You raise a very pertinent point here that I will not be able to satisfactorily address. I am not an economist by training. Like you, I am a theoretical physicist interested in analyzing complex social and biological systems using quantitative tools inspired by Physics and Mathematics. I am therefore not qualified to comment about the real-world relevance and drawbacks of theoretical models in Economics in general. However, the concerns you raise are surely relevant to studies of this kind and any honest scientist/economist needs to ponder about them. These concerns certainly informed our formulation of the problem and we tried to make the model as realistic as possible. But we also admit that some simplification was inevitable and we could not incorporate every single factor (like income-inequality for example) that may play a role in the prevalence of harassment bribes. Sometimes, even the factors incorporated, like prosecution rate, penalty for taking bribes etc. may not reveal the true complexity of the real world problem where such quantities depend on the efficiency and integrity of the police and justice systems. In some cases, the simplifications (like our assumption of a mixed population) can be addressed by studying the effects of a structured population of citizens and officers, as we are currently doing in an ongoing work (with Prateek Verma and Anjan Nandi) which is being written up. It is therefore important to acknowledge the potential consequences of the underlying assumptions and the associated simplifications while proposing new public policy based on such studies. It is also important for us (the community of social and natural scientists) to continue to strive to develop more realistic models by improving on existing ones whenever possible. Finally, I believe it is necessary for policy makers to pay attention to such studies and start a dialogue with social scientists to critically examine the consequences of such studies on public policy.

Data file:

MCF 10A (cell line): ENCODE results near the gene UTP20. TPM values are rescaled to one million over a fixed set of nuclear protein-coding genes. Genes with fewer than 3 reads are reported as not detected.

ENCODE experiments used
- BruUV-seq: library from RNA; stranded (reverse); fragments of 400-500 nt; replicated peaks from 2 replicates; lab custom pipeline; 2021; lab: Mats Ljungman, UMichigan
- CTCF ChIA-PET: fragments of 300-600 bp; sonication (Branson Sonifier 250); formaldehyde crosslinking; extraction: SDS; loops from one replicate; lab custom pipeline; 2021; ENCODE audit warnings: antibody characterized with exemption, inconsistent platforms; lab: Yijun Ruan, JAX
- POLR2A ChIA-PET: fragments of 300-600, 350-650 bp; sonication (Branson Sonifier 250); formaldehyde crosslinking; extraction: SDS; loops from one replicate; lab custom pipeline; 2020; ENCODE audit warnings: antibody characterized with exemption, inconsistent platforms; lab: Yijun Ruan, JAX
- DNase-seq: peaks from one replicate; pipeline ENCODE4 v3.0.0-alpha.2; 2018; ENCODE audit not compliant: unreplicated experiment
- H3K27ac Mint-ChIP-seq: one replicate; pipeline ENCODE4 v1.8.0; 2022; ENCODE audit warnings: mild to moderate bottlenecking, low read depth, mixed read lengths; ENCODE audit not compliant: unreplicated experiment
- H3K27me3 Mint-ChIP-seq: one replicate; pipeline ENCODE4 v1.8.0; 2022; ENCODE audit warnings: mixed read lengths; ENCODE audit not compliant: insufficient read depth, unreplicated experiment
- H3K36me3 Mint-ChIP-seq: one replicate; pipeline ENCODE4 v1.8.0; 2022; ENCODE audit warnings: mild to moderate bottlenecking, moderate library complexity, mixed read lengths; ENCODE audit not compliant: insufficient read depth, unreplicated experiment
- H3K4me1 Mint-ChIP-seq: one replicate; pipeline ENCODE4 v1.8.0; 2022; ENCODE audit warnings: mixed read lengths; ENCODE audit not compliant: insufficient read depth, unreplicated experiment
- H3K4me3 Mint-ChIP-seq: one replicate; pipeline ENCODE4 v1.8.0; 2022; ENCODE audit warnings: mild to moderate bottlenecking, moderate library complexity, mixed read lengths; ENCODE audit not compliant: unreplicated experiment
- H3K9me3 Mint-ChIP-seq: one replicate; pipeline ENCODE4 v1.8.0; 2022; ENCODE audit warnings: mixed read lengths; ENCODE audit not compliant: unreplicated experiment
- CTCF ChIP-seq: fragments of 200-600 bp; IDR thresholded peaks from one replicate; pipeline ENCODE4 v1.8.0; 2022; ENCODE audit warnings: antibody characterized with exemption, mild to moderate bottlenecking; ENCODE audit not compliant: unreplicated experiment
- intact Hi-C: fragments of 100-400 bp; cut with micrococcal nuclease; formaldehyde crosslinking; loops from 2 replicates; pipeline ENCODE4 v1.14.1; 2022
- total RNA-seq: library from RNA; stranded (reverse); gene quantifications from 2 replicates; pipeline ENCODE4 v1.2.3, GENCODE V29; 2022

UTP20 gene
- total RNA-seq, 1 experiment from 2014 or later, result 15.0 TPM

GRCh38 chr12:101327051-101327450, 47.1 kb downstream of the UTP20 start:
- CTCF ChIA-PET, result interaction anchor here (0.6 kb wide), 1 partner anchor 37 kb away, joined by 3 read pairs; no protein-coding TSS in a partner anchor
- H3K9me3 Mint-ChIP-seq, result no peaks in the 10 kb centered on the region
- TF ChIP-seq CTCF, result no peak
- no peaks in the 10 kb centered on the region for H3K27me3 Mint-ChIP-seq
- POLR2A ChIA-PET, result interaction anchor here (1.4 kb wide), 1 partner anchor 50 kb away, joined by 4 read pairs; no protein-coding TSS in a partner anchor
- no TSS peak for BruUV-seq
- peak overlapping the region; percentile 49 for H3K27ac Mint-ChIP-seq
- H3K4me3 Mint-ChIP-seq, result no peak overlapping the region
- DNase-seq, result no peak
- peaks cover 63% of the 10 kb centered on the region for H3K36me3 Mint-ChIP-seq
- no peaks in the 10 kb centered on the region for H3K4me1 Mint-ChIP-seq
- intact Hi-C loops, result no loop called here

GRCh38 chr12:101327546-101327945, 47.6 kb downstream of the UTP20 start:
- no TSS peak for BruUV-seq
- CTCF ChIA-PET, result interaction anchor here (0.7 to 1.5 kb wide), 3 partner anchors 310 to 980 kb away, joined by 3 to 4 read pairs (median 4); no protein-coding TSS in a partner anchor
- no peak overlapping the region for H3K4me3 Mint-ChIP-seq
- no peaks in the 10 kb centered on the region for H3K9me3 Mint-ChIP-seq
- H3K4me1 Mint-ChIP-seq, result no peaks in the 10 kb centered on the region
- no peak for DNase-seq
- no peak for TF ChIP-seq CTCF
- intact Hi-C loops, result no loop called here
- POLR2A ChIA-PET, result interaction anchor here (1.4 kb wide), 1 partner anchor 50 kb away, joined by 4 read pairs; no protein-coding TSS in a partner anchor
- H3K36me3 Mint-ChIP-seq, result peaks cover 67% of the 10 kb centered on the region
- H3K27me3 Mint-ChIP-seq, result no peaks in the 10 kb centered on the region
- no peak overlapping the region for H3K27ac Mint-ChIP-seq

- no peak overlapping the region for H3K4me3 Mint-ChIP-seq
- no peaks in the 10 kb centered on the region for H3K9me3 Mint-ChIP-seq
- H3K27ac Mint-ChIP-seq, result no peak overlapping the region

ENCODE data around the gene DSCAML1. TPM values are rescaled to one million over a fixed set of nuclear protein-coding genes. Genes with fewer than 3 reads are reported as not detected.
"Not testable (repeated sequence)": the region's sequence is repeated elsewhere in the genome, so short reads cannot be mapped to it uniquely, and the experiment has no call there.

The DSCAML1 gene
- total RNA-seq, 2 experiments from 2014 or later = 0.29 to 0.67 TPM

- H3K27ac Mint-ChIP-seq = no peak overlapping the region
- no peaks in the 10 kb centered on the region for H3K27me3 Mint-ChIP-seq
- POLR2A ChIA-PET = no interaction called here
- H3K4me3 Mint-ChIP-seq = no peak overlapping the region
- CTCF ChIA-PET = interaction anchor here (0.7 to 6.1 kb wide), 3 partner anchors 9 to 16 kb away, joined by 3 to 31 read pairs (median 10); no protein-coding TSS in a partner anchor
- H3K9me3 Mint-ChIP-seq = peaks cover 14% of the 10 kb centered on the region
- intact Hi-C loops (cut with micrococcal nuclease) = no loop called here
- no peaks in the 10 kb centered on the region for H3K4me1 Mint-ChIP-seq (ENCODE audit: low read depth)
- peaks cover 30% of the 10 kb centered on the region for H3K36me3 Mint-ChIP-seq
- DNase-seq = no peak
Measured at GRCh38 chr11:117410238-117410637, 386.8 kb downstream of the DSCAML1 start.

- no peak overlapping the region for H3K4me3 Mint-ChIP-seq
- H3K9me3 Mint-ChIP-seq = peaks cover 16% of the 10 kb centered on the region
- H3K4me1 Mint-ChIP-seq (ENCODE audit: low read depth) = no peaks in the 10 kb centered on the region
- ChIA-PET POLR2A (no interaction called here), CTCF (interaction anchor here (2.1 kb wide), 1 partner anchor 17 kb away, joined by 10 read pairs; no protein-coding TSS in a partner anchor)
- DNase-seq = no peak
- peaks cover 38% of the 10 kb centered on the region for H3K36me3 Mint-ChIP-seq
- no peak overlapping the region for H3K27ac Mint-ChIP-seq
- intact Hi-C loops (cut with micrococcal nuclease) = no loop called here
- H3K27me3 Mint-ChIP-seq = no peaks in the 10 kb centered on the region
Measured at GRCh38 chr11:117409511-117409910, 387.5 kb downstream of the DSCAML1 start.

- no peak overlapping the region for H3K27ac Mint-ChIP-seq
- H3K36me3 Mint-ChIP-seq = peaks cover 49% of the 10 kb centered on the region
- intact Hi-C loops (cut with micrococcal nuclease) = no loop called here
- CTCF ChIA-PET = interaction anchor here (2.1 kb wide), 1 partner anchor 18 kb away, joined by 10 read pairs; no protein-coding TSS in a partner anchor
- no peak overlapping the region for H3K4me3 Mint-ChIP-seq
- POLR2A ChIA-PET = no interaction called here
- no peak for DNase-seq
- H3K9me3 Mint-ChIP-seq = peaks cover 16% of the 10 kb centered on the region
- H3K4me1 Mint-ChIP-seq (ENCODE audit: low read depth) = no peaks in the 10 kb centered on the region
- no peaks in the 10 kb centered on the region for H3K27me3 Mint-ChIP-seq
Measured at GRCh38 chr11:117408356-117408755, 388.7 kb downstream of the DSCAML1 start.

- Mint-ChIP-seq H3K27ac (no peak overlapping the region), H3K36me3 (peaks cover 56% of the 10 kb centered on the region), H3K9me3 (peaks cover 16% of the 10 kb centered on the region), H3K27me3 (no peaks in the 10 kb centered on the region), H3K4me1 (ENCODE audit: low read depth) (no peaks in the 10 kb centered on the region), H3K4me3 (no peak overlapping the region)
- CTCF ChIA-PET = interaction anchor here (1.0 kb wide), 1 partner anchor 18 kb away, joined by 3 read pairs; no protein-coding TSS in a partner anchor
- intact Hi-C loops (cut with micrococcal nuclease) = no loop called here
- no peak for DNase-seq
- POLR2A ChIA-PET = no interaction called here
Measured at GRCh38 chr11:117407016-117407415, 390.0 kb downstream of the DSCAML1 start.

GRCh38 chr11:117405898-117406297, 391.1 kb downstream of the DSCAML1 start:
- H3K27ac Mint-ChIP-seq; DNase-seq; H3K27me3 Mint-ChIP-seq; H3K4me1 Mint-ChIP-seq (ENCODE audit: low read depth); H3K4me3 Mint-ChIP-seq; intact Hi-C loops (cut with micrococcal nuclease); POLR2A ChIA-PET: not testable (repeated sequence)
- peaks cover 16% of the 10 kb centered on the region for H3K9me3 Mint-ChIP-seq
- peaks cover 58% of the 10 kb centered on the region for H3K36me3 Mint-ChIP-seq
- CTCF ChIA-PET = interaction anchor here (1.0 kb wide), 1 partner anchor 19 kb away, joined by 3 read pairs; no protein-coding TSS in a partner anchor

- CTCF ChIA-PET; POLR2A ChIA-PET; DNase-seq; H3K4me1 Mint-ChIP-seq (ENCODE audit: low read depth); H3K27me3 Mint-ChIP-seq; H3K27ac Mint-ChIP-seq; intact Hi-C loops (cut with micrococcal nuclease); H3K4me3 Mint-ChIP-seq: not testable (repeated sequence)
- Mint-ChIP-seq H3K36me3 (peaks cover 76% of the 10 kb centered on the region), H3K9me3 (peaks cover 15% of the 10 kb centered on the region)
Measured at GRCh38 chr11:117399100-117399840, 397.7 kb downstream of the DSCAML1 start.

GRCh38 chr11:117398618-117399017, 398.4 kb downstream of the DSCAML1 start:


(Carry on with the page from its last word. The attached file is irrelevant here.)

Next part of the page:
A whole new whale

A whole new whale- genetic analysis supports the existence of a new whale species


In the mysterious dark waters of the deep seas, imaginative explorers have chased mythical creatures – from mermaids to kraken, creating an endless list of adventures. Even in the 21st century, we know very little about the creatures that inhabit these worlds. Now, a shy whale species comes into molecular spotlight as scientists use genetic tools to reveal its existence and decipher its relationship with better known cousins (1).


Public Domain, https://commons.wikimedia.org